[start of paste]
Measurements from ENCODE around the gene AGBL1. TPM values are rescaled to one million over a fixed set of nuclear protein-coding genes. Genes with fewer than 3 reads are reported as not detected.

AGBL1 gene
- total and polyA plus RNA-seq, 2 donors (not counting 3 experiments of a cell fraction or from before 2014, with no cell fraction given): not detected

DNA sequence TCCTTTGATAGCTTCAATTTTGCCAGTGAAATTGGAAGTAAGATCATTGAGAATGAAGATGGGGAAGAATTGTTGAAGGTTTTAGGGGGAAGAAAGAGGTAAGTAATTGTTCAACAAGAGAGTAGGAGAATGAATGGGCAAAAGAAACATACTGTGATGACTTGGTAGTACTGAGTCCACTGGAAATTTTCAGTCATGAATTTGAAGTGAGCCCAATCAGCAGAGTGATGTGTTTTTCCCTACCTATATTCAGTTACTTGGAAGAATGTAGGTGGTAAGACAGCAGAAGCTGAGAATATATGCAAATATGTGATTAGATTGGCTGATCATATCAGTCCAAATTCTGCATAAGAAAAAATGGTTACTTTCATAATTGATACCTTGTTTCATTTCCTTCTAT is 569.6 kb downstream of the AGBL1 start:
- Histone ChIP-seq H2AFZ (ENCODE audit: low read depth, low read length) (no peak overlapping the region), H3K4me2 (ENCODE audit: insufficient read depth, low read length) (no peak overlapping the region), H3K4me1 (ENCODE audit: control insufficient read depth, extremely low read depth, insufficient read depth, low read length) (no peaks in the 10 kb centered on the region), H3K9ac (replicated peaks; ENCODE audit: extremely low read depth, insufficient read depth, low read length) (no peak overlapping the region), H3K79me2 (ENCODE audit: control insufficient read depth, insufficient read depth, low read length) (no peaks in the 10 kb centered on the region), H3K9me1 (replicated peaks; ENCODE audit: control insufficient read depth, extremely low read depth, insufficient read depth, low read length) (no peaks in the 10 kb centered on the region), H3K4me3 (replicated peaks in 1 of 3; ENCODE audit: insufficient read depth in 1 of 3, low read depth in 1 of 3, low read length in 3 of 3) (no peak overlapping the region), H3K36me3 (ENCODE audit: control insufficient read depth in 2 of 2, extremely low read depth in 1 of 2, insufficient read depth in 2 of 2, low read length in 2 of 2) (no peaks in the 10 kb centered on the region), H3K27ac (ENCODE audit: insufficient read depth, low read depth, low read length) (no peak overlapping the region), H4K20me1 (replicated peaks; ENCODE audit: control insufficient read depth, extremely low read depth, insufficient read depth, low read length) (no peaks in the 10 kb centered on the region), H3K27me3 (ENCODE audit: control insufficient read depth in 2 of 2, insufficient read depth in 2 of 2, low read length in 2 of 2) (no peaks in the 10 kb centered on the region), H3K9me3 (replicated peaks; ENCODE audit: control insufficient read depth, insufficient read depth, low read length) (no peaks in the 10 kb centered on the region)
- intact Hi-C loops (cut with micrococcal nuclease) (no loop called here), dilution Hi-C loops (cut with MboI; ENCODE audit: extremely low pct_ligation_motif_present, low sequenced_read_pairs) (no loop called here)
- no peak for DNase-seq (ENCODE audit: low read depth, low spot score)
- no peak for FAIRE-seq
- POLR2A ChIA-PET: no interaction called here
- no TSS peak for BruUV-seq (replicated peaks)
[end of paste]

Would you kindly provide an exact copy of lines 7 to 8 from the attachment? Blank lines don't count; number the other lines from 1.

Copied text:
- no peak for DNase-seq (ENCODE audit: low read depth, low spot score)
- no peak for FAIRE-seq